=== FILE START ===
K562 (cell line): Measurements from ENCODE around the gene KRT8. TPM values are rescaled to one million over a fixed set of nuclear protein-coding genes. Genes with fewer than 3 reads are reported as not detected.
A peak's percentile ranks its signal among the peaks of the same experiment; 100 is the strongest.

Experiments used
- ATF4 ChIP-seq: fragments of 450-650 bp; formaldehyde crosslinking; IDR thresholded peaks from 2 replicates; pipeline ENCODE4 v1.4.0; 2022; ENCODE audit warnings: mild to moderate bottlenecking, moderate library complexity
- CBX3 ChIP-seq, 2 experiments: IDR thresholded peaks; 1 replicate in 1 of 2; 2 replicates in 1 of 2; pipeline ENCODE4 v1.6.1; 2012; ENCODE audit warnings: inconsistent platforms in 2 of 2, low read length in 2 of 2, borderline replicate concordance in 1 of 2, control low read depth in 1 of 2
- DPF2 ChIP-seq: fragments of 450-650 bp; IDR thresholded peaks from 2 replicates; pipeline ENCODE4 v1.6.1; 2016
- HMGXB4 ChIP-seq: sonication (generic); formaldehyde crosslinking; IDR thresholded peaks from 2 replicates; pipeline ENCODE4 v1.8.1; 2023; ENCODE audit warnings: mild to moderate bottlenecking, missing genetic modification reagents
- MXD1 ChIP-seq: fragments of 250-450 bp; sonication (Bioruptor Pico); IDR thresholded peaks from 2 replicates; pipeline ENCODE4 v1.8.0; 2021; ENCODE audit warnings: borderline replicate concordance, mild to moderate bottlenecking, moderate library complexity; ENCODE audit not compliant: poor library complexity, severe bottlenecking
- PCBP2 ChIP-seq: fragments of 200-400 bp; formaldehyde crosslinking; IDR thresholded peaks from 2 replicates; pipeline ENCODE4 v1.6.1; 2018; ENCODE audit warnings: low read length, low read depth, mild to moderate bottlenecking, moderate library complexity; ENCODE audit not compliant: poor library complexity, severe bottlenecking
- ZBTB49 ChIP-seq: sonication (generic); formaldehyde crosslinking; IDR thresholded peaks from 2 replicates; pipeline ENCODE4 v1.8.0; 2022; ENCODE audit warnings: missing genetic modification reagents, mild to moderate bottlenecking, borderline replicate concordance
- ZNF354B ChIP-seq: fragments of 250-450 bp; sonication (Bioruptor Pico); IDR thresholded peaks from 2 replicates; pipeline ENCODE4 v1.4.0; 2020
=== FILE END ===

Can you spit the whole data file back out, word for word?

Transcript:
K562 (cell line): Measurements from ENCODE around the gene KRT8. TPM values are rescaled to one million over a fixed set of nuclear protein-coding genes. Genes with fewer than 3 reads are reported as not detected.
A peak's percentile ranks its signal among the peaks of the same experiment; 100 is the strongest.

Experiments used
- ATF4 ChIP-seq: fragments of 450-650 bp; formaldehyde crosslinking; IDR thresholded peaks from 2 replicates; pipeline ENCODE4 v1.4.0; 2022; ENCODE audit warnings: mild to moderate bottlenecking, moderate library complexity
- CBX3 ChIP-seq, 2 experiments: IDR thresholded peaks; 1 replicate in 1 of 2; 2 replicates in 1 of 2; pipeline ENCODE4 v1.6.1; 2012; ENCODE audit warnings: inconsistent platforms in 2 of 2, low read length in 2 of 2, borderline replicate concordance in 1 of 2, control low read depth in 1 of 2
- DPF2 ChIP-seq: fragments of 450-650 bp; IDR thresholded peaks from 2 replicates; pipeline ENCODE4 v1.6.1; 2016
- HMGXB4 ChIP-seq: sonication (generic); formaldehyde crosslinking; IDR thresholded peaks from 2 replicates; pipeline ENCODE4 v1.8.1; 2023; ENCODE audit warnings: mild to moderate bottlenecking, missing genetic modification reagents
- MXD1 ChIP-seq: fragments of 250-450 bp; sonication (Bioruptor Pico); IDR thresholded peaks from 2 replicates; pipeline ENCODE4 v1.8.0; 2021; ENCODE audit warnings: borderline replicate concordance, mild to moderate bottlenecking, moderate library complexity; ENCODE audit not compliant: poor library complexity, severe bottlenecking
- PCBP2 ChIP-seq: fragments of 200-400 bp; formaldehyde crosslinking; IDR thresholded peaks from 2 replicates; pipeline ENCODE4 v1.6.1; 2018; ENCODE audit warnings: low read length, low read depth, mild to moderate bottlenecking, moderate library complexity; ENCODE audit not compliant: poor library complexity, severe bottlenecking
- ZBTB49 ChIP-seq: sonication (generic); formaldehyde crosslinking; IDR thresholded peaks from 2 replicates; pipeline ENCODE4 v1.8.0; 2022; ENCODE audit warnings: missing genetic modification reagents, mild to moderate bottlenecking, borderline replicate concordance
- ZNF354B ChIP-seq: fragments of 250-450 bp; sonication (Bioruptor Pico); IDR thresholded peaks from 2 replicates; pipeline ENCODE4 v1.4.0; 2020